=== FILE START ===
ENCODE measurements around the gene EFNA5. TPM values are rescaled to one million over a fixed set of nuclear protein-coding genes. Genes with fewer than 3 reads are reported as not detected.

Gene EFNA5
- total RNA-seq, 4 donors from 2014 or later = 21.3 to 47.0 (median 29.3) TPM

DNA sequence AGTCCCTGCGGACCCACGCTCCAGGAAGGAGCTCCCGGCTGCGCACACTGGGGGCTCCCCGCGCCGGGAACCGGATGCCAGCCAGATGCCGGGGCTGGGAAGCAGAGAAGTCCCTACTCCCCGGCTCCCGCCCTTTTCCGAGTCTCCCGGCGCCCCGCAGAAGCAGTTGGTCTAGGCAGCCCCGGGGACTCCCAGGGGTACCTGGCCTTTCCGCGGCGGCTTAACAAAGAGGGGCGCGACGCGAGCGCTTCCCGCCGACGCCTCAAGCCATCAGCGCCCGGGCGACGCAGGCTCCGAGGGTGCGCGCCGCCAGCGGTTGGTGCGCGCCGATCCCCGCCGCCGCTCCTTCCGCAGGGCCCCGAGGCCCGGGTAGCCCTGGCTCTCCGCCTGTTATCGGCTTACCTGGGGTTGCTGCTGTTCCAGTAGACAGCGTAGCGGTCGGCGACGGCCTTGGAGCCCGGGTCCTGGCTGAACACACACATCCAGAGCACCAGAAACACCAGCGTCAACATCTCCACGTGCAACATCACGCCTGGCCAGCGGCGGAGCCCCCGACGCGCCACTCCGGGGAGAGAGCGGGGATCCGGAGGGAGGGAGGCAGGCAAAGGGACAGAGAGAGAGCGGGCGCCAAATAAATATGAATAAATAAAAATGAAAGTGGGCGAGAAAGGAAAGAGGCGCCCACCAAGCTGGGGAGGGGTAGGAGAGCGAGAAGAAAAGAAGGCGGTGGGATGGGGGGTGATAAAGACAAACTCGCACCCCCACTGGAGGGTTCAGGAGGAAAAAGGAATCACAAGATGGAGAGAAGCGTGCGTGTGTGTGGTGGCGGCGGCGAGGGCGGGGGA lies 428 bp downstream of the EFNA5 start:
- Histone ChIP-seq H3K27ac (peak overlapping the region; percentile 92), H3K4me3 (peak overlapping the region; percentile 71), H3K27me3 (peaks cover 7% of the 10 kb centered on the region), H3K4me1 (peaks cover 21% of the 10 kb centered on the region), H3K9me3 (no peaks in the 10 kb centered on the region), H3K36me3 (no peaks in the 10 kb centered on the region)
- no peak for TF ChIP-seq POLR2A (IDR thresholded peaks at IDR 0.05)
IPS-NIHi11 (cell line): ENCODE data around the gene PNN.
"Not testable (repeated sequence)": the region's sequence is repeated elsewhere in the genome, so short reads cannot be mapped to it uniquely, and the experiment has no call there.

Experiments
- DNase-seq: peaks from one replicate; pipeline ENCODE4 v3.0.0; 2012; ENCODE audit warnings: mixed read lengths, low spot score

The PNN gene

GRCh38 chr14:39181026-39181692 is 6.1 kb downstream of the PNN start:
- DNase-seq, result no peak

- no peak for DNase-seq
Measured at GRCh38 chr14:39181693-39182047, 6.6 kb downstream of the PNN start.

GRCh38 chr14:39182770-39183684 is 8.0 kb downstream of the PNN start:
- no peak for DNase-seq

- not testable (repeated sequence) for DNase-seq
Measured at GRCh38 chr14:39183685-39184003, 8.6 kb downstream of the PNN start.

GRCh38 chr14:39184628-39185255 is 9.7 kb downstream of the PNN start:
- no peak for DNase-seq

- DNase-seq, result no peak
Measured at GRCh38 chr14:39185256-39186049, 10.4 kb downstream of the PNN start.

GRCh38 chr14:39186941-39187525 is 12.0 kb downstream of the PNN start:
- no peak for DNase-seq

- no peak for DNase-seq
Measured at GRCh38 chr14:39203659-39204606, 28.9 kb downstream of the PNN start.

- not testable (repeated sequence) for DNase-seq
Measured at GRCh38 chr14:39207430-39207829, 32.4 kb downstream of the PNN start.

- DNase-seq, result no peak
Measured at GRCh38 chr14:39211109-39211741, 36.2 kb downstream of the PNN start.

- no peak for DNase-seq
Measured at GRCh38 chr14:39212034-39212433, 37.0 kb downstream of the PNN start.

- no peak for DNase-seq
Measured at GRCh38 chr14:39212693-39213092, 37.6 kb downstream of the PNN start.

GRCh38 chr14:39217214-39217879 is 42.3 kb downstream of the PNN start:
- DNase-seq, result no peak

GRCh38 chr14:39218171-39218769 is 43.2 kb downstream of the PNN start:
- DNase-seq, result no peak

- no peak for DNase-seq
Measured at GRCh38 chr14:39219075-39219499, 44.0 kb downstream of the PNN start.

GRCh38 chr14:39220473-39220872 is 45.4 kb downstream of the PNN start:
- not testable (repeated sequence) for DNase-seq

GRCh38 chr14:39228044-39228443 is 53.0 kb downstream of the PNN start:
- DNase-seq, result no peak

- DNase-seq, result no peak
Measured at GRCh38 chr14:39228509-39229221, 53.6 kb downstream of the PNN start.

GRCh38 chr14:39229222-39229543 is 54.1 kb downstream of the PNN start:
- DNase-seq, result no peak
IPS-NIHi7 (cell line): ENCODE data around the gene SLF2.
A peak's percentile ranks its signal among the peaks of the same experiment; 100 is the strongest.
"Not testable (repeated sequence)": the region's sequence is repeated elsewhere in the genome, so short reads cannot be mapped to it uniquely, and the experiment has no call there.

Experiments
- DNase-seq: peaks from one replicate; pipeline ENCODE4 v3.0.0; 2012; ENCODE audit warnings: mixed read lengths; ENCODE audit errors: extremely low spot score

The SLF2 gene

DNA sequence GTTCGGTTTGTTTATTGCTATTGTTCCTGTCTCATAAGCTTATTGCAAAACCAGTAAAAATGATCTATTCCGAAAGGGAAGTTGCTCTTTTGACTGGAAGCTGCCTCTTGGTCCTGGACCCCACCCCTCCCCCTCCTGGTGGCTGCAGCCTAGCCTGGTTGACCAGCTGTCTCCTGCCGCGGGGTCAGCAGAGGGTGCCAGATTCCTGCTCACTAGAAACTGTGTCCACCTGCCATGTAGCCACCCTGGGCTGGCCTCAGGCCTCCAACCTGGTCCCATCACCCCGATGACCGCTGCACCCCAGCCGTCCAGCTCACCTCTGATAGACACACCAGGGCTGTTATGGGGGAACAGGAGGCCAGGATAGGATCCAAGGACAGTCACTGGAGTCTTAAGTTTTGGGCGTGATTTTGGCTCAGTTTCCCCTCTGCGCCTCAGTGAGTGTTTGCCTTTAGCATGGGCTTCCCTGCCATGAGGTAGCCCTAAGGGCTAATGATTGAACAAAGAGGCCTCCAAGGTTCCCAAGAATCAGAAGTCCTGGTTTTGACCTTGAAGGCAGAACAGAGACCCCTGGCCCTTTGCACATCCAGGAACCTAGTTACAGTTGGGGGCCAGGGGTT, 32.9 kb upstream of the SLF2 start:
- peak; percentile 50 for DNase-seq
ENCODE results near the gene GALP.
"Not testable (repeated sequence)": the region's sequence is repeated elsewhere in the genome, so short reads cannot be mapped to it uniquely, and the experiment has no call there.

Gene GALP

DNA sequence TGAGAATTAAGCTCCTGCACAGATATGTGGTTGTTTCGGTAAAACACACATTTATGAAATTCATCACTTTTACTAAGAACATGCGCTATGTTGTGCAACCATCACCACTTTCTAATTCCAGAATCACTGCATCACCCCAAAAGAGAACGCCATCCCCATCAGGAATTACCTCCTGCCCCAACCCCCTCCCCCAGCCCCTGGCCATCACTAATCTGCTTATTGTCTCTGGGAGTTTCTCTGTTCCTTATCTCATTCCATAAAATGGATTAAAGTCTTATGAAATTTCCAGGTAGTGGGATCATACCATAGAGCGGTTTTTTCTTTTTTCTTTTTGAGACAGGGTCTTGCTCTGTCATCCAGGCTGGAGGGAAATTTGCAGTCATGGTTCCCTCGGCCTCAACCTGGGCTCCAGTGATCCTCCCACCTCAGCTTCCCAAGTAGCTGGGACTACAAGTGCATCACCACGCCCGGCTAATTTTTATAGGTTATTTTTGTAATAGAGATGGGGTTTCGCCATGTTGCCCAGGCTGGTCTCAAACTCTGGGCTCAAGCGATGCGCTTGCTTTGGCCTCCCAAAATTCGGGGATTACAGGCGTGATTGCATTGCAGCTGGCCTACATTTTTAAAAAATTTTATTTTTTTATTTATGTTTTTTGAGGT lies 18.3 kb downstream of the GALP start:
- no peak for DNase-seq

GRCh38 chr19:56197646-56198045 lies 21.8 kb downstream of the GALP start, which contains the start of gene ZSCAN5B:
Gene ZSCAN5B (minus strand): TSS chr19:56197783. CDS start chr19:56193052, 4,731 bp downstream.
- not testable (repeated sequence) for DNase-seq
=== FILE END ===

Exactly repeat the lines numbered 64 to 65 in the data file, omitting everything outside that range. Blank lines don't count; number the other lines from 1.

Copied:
Gene ZSCAN5B (minus strand): TSS chr19:56197783. CDS start chr19:56193052, 4,731 bp downstream.
- not testable (repeated sequence) for DNase-seq